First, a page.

Alls I’m saying is that the status quo isn’t defined by phenotype (in the same way that it’s inverse was for oppression). Those are distinctions worth making.

It’s not about not hurting oppressors feelings. I’m not defending that position at all. Change will come and it won’t be nice. (but it shouldn’t inadvertently shit on other (non-narratively) marginalized people).


#171

Yes, agreed totally. And I feel the same way… I think the discomfort is actually important. We need to feel it and learn what to do with those feelings as we figure this shit out.


#172

I agree. And I don’t interpret “privilege” to be as such. It’s complex and multi faceted, intersectional. Not defined by phenotype as much as our collective history and socio-economic-political dynamics, which can feel like phenotype at the surface but in reality digs into all sorts of invisible actors and dynamics that we need to make more visible to deal it them. We also can’t deny the impact that phenotype has on people’s daily lives, and how that intersects with the larger issues at stake.


#173

@Rodrigo I just thought of a good way to phrase my thinking on the zero-sum issue.

It’s not zero sum because giving the same “prvelige” to everyone doesn’t take it away from those that already have it. Right now some have and some don’t. Changing things to that everyone is equal is about extending the same privileges and considerations to all. Nothing lost, a lot gained.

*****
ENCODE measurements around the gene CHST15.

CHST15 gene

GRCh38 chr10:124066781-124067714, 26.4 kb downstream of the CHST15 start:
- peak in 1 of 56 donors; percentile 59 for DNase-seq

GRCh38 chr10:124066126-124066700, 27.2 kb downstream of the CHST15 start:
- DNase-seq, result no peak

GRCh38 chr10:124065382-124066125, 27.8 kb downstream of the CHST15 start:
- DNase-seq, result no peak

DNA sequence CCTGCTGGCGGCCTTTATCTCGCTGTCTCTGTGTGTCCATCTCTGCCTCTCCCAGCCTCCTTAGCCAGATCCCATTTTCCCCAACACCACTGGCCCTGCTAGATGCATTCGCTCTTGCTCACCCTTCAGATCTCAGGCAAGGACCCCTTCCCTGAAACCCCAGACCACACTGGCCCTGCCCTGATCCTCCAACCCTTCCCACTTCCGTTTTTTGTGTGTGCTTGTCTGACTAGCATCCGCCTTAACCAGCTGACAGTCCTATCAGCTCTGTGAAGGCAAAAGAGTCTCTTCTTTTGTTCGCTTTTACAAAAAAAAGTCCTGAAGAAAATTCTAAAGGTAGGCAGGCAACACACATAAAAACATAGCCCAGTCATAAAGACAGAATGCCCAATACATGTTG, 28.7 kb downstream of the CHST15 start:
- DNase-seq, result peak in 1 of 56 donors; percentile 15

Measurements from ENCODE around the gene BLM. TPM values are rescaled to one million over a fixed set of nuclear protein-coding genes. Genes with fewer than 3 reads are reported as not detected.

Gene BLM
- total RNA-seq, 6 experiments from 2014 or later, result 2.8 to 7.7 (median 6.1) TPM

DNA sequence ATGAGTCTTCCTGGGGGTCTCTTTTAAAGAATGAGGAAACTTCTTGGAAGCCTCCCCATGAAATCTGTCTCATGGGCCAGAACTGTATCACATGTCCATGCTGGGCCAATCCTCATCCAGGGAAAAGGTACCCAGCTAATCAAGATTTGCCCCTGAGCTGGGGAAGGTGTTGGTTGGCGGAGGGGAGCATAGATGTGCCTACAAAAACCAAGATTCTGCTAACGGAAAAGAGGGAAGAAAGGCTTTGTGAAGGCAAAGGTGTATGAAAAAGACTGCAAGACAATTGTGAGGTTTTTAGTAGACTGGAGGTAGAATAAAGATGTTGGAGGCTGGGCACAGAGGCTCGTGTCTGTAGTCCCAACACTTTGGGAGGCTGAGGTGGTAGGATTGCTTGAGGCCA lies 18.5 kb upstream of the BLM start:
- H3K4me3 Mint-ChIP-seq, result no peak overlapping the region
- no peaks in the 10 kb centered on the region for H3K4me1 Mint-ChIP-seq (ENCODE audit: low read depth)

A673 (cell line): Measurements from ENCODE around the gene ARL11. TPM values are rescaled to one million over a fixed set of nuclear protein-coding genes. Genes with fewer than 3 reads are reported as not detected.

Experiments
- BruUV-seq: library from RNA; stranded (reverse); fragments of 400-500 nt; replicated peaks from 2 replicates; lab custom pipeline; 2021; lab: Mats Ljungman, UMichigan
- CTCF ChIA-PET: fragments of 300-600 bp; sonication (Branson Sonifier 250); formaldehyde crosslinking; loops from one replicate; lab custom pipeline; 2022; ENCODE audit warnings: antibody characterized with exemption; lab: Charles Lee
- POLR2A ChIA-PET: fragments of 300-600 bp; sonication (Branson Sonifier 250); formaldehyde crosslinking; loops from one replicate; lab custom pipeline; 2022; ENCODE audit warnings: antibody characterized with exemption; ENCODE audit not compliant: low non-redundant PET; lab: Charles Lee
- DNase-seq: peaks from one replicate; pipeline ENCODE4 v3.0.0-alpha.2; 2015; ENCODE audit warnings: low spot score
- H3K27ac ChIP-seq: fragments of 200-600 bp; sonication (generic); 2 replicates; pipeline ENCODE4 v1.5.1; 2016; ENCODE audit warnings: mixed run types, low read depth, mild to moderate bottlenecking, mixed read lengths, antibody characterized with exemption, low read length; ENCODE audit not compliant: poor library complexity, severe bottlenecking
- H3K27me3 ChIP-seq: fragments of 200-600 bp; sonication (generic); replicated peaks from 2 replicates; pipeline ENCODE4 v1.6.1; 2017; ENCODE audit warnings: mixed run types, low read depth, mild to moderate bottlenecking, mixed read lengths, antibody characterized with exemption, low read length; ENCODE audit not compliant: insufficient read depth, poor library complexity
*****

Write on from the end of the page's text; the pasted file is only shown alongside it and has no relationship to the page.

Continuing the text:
In that way they cease to be privileges and become the norm. We only frame it as privilege because it is currently only available to some work people while some are treated in lesser ways in the same systems.

We can only equalize how we are all treated if we acknowledge that the status quo is not equal.


#174

I’ve found the discussions in this thread very valuable, I just want to chime in with this (lenghty) article (also available as a podcast) about the new meritocracy of the top 9.9% (not including the top 0.1%) :

I hope I’m not derailing the conversation too much, but this deals with a lot of the issues around wealth inequality, social mobility, and racial discrepancies in these metrics.

As a white cis male that’s solidly in this 9.9%, I’ve struggled with what I can and should be doing to help break this cycle of crystalizing concentration of wealth from one generation to the next. I’ve thought a lot about this issue, and ultimately I come to a somewhat controversial viewpoint:
I don’t believe in the right for parents to provide a better life for their children. I think this ultimately comes at the expense of other children, and I think we should be doing whatever we can to help the entire next generation, not just our own privileged offspring.

My wife and I have already come to the agreement that we won’t pay for our future children’s college, and won’t be giving them anything in our will.

The main approach I’ve taken so far is trying to directly transfer some of my wealth to the poorest people in the world:


With an added side benefit of getting some data about Universal Basic Income, to hopefully influence government programs to fix wealth inequalities in the future.


#175

I think in that sense I’ve been arguing against a more phenotypical white privilege and/or male privilege, rather than a more nuanced definition of privilege that is not phenotypically based (class/wealth privilege, geographic privilege, etc…).

I’m still not happy with the term, but perhaps I’ve been arguing against a straw-man position that you weren’t taking.